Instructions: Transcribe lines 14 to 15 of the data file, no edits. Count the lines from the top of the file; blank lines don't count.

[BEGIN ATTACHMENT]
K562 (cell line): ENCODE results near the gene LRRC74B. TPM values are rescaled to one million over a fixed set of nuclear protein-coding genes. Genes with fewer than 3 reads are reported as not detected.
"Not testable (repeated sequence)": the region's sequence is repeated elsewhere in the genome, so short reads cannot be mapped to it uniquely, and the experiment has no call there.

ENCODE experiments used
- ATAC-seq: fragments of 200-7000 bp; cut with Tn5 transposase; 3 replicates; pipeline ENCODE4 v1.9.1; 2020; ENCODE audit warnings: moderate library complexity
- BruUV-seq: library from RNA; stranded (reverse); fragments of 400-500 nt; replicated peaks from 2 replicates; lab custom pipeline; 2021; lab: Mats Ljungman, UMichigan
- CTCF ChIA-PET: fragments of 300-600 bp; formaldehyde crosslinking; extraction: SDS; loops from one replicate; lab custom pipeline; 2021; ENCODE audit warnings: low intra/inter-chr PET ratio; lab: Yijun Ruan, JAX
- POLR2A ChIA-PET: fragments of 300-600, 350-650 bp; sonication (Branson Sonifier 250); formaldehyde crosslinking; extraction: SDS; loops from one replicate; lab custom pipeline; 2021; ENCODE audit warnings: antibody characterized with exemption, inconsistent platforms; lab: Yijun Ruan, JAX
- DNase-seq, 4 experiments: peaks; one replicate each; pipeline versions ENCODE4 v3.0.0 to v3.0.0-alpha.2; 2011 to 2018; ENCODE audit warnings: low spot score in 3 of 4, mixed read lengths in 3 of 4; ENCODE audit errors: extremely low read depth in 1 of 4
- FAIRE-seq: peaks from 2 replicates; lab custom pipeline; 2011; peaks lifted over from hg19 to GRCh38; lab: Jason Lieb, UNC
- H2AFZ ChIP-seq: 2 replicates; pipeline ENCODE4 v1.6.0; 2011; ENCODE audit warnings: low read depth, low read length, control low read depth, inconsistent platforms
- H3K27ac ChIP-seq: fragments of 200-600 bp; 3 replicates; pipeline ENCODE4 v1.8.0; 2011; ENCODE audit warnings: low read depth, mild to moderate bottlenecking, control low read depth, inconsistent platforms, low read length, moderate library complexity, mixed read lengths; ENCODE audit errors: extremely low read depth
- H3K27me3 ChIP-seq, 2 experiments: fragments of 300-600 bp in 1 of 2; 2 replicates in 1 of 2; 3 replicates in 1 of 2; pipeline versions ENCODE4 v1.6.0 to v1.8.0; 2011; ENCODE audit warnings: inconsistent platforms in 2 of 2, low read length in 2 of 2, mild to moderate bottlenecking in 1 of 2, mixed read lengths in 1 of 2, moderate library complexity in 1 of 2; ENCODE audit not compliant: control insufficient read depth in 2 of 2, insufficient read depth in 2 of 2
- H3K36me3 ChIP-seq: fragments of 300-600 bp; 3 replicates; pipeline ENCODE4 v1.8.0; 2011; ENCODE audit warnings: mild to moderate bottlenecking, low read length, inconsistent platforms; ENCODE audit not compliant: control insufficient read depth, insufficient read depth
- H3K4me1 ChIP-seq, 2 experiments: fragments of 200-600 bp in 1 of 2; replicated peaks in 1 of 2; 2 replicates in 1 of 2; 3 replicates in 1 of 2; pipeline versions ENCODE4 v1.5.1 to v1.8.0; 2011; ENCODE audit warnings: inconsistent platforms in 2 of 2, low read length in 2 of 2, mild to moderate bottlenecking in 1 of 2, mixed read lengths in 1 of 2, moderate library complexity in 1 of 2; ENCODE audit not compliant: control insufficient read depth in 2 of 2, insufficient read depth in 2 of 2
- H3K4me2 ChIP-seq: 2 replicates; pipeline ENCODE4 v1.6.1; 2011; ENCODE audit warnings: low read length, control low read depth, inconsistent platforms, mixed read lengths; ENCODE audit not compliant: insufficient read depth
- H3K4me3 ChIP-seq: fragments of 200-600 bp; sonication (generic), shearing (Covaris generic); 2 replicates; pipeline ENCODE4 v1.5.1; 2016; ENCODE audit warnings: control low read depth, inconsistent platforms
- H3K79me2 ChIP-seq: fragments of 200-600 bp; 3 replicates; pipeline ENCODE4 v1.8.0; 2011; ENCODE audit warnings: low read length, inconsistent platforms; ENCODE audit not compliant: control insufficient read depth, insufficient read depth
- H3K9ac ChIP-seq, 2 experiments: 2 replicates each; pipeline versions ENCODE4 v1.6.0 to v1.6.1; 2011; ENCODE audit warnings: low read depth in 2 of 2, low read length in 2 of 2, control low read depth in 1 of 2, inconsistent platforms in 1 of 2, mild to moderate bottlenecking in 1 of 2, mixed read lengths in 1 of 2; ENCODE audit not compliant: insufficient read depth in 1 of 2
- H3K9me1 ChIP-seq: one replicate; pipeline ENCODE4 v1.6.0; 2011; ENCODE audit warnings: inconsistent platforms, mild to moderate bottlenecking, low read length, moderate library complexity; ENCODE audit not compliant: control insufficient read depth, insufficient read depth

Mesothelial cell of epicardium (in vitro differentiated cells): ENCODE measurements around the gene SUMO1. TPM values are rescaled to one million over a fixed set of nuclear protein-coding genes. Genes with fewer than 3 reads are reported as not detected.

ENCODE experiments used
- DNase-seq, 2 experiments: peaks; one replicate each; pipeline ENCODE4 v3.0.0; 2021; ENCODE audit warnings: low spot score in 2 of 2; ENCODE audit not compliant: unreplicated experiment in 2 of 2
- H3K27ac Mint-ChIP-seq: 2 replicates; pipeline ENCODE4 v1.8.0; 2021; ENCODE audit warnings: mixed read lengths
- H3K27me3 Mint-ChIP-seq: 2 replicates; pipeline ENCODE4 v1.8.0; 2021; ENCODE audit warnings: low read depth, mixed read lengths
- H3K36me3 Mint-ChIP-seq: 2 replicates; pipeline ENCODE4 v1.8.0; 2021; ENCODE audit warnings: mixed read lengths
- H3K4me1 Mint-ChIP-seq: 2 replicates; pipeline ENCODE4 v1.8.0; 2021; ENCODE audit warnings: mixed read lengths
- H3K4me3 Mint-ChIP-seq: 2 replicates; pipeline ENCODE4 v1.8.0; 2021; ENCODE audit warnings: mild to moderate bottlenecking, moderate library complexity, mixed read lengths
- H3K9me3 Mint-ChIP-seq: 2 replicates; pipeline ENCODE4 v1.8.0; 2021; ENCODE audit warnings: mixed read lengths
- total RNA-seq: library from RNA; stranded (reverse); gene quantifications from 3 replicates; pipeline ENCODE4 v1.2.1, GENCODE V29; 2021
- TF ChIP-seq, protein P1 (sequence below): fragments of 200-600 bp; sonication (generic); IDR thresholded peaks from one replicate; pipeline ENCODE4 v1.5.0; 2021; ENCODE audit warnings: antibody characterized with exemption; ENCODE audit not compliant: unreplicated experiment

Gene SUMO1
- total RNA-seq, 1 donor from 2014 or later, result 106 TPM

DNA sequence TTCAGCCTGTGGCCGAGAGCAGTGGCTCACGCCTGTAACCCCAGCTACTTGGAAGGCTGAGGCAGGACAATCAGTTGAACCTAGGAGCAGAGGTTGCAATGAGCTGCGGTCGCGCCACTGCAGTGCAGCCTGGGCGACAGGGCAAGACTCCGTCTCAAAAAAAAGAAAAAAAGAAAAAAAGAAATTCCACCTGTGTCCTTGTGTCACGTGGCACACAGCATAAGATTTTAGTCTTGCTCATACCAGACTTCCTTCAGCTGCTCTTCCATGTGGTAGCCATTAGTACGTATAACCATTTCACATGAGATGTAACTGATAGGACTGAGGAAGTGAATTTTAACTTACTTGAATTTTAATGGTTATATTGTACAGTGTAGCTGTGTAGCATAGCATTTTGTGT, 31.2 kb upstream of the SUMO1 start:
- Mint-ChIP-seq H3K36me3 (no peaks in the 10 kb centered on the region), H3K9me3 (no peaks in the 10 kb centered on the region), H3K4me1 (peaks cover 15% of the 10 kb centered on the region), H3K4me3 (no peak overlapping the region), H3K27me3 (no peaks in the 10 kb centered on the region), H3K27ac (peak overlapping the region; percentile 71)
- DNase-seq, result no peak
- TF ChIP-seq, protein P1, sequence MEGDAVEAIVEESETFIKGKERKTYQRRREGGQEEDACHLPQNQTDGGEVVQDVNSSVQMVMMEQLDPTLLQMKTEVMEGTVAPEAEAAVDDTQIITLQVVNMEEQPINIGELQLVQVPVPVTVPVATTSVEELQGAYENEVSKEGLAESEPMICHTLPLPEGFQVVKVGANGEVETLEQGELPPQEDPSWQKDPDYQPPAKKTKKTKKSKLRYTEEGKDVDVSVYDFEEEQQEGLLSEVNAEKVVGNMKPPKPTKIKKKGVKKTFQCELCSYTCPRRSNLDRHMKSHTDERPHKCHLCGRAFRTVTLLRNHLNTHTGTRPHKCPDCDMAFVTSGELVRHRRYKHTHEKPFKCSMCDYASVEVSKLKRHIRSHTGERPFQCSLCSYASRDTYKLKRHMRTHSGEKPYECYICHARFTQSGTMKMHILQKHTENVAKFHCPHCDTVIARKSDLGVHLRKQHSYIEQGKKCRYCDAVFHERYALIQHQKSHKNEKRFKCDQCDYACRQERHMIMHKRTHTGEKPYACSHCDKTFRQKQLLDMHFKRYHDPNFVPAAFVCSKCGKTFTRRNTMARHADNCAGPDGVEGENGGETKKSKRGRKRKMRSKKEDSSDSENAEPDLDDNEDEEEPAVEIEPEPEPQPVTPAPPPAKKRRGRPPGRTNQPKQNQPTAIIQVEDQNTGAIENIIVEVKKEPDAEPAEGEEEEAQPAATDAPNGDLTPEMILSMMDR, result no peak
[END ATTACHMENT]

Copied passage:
- H3K4me1 ChIP-seq, 2 experiments: fragments of 200-600 bp in 1 of 2; replicated peaks in 1 of 2; 2 replicates in 1 of 2; 3 replicates in 1 of 2; pipeline versions ENCODE4 v1.5.1 to v1.8.0; 2011; ENCODE audit warnings: inconsistent platforms in 2 of 2, low read length in 2 of 2, mild to moderate bottlenecking in 1 of 2, mixed read lengths in 1 of 2, moderate library complexity in 1 of 2; ENCODE audit not compliant: control insufficient read depth in 2 of 2, insufficient read depth in 2 of 2
- H3K4me2 ChIP-seq: 2 replicates; pipeline ENCODE4 v1.6.1; 2011; ENCODE audit warnings: low read length, control low read depth, inconsistent platforms, mixed read lengths; ENCODE audit not compliant: insufficient read depth